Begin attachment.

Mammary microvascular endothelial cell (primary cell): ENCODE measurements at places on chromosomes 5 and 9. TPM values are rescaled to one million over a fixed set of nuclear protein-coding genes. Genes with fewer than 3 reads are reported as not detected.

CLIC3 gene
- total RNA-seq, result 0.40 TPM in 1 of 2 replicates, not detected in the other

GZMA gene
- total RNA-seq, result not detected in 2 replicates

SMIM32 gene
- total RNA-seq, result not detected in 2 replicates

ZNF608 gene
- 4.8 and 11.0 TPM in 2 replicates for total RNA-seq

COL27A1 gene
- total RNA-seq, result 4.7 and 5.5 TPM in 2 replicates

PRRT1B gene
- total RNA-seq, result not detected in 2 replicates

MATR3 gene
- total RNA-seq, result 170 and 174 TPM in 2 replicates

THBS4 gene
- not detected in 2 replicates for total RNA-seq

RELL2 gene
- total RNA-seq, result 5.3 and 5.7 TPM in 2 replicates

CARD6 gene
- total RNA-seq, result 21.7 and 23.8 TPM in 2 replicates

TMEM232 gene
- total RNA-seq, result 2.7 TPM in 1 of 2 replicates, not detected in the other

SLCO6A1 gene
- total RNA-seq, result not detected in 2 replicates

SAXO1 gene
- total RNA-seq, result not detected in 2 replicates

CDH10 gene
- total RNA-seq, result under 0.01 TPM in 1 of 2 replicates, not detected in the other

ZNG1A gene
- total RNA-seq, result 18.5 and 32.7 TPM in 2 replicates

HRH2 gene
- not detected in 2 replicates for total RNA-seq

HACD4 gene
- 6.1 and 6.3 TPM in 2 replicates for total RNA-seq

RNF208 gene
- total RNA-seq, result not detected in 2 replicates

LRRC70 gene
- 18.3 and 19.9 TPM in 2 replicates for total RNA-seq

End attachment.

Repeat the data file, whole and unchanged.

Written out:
Mammary microvascular endothelial cell (primary cell): ENCODE measurements at places on chromosomes 5 and 9. TPM values are rescaled to one million over a fixed set of nuclear protein-coding genes. Genes with fewer than 3 reads are reported as not detected.

CLIC3 gene
- total RNA-seq, result 0.40 TPM in 1 of 2 replicates, not detected in the other

GZMA gene
- total RNA-seq, result not detected in 2 replicates

SMIM32 gene
- total RNA-seq, result not detected in 2 replicates

ZNF608 gene
- 4.8 and 11.0 TPM in 2 replicates for total RNA-seq

COL27A1 gene
- total RNA-seq, result 4.7 and 5.5 TPM in 2 replicates

PRRT1B gene
- total RNA-seq, result not detected in 2 replicates

MATR3 gene
- total RNA-seq, result 170 and 174 TPM in 2 replicates

THBS4 gene
- not detected in 2 replicates for total RNA-seq

RELL2 gene
- total RNA-seq, result 5.3 and 5.7 TPM in 2 replicates

CARD6 gene
- total RNA-seq, result 21.7 and 23.8 TPM in 2 replicates

TMEM232 gene
- total RNA-seq, result 2.7 TPM in 1 of 2 replicates, not detected in the other

SLCO6A1 gene
- total RNA-seq, result not detected in 2 replicates

SAXO1 gene
- total RNA-seq, result not detected in 2 replicates

CDH10 gene
- total RNA-seq, result under 0.01 TPM in 1 of 2 replicates, not detected in the other

ZNG1A gene
- total RNA-seq, result 18.5 and 32.7 TPM in 2 replicates

HRH2 gene
- not detected in 2 replicates for total RNA-seq

HACD4 gene
- 6.1 and 6.3 TPM in 2 replicates for total RNA-seq

RNF208 gene
- total RNA-seq, result not detected in 2 replicates

LRRC70 gene
- 18.3 and 19.9 TPM in 2 replicates for total RNA-seq